MoCA interference?

Discussion in 'TiVo Help Center' started by sepstein, Dec 21, 2018.

  1. sepstein

    sepstein Tivolutionary

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    Sep 26, 2002
    Boston, MA

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    It's been a while since I've been here - good to know lots of people still have MoCA issues.

    Here's mine:
    For the coax cable: Verizon FiOS box -> Filter -> TiVo Premier XL4.
    For the internet: Verizon FiOS box -> Ethernet port -> Linksys Velop router -> "wireless here" -> Apple Airport Extreme -> Netgear 5 port switch -> the TiVo (so the TiVo *thinks* it's hard connected via the ethernet port).

    My FiOS is a little unique - I do not have any of their equipment inside my house (no Verizon-branded router, etc) - I just have an Ethernet port for router and a cable drop for my TiVo. So there shouldn't be any issues with 2 competing networks, etc.

    Near my TiVo is a lot of other AV equipment - Sonos connect, Apple TV, an AV receiver, Blu-ray player, and plasma TV. I'm able to turn off all the equipment save the Apple TV (used for Homekit) and the TiVo in order to save energy.

    The TiVo is creating the MoCA network, and I have 2 TiVo Minis. One, located on the same floor, works just fine, with around 99% uptime. The other, located in my basement, seems to work only when it is booted while most of the AV equipment is off. If I try to start the Mini while the other equipment is on, then I get an error that the TiVo is not connected to the internet, and the IP address is a 169. address (self-assigned).

    I've tried replacing the coax cable with the shortest one I can find to cut down on any interference, but that hasn't done the trick. Now I'm looking for suggestions.

    Thanks!

    Steve
     
  2. HomeUser

    HomeUser Active Member

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    Jan 12, 2003
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    Maxed out of IP address?
    The TiVo acts as a bridge between the Ethernet and MoCA it does not assign Address the Mini gets the IP from your router.
     
  3. sepstein

    sepstein Tivolutionary

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    Sep 26, 2002
    Boston, MA
    I have 40 devices in the router table - while that's a lot, there's still plenty of room. Do you think it would help if I reserved an IP address for the TiVo Mini?
     
  4. kpeters59

    kpeters59 Well-Known Member

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    Houston, Texas
    How many MoCA Nodes are reported by the various MoCA Enabled devices? By my count each device ought to report 3.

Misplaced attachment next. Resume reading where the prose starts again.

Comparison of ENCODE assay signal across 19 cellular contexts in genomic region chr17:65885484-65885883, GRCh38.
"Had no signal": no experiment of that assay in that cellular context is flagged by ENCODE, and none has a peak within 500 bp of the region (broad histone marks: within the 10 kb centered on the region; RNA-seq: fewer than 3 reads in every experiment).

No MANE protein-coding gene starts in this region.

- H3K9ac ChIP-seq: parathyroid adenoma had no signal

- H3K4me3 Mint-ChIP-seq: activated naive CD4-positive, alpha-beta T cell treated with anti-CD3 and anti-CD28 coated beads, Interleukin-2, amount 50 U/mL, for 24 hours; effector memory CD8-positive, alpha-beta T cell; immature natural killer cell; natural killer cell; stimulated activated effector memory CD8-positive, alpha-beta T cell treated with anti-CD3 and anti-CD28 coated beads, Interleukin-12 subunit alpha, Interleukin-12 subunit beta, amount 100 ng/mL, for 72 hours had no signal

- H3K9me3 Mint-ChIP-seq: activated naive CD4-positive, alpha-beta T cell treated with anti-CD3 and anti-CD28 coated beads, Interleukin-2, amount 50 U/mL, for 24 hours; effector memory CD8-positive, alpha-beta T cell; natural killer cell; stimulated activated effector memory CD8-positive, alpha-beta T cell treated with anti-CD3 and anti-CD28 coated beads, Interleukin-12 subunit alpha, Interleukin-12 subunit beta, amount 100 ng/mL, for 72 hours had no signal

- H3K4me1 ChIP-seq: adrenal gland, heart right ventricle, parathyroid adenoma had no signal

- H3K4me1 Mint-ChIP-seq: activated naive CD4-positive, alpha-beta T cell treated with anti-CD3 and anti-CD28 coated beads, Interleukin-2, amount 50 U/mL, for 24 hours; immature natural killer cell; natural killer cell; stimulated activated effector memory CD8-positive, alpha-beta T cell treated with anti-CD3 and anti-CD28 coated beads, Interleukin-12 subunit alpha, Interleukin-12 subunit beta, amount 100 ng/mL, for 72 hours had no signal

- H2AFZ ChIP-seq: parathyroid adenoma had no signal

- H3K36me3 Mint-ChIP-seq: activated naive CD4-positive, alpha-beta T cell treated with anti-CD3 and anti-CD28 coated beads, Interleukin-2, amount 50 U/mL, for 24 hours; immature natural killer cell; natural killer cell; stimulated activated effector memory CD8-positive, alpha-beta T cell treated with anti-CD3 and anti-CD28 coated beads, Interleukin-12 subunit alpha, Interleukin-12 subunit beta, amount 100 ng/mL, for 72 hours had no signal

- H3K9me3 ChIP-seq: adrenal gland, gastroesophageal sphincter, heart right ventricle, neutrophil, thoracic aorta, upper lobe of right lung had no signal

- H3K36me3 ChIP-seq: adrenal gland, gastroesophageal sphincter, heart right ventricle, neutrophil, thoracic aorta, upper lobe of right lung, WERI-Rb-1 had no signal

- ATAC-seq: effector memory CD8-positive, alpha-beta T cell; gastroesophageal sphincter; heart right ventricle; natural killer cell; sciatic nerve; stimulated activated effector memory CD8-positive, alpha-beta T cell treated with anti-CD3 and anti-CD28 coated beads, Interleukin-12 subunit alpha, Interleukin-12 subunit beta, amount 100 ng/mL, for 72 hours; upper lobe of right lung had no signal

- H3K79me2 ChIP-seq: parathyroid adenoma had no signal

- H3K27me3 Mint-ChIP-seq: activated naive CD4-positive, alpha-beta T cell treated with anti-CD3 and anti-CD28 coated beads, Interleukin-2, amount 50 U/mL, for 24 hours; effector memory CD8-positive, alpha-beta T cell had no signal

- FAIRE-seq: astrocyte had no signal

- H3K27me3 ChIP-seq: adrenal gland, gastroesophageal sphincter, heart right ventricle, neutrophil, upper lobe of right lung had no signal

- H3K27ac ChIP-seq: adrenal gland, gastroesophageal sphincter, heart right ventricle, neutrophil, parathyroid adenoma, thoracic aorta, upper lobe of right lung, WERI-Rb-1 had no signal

What are their signal levels? That information can be discovered in Settings>Network>Diagnostics. Or the like...

    What happens if you temporarily swap the Mini's locations?

    What happens if you temporarily re-locate the 'bad' Mini nearby the TiVo?

    -KP
     
  5. kpeters59

    kpeters59 Well-Known Member

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    Houston, Texas

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    You probably ought to go ahead and try to manually assign an IP Address to it, to see what happens.

    -KP
     
  6. krkaufman

    krkaufman TDL shepherd

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    Nov 25, 2003
    Your description of the coax connectivity provides no insight on how any Minis are connected.
     
  7. fcfc2

    fcfc2 Well-Known Member

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    The "description" of your coax setup really is not very descriptive. Also is the Velop the only device handing out IP addresses? How about the Airport Extreme, is the DHCP disabled on that?
    If the problem is not due to you network connections/router(s) then you might just have a common MoCA issue due to a marginal coax connection. Are you using Verizon supplied splitters, i.e., the Verizon branded ones? Checked all the coax connections to make sure they are tight? And yes in an iffy situation like yours, one trouble shooting step would be to reserve IP address for all tivos in this case on the Velop router, rather than the device.
     
  8. sepstein

    sepstein Tivolutionary

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    Sep 26, 2002
    Boston, MA
    Please forgive me if I'm not giving a clear enough description - I'm new to MoCA.

    The Velop is the only device that should be handing out IP addresses. I was under the impression that the main TiVo (creating the MoCA network in the first place) would somehow assign addresses. If that's not the case, then the Velop is the only device on my network capable of doing that.

    Easy enough for me to reserve IP addresses for the TiVo Minis.

    As for the Mini connections, they are connected by coax wired through the house. There will obviously be some splitters involved since a single coax comes out of the Verizon box. I can try replacing the splitter closest to the basement TiVo mini and work back if you all think that's the most likely cause.
     
  9. kpeters59

    kpeters59 Well-Known Member

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    I personally don't think you ought to just start randomly replacing parts.

    If you were able to determine the MoCA Levels (as described above) during both proper operation and then again during improper operation, that would go a long way.

    When the 'other' AV equipment is on, which of those devices also might be Network Connected?

    -KP
     
  10. krkaufman

    krkaufman TDL shepherd

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    The MoCA bridge's only function is to bridge between the two physical network media types, MoCA/coax and the Ethernet LAN. It plays no more part in IP assignments than a Cat6 cable.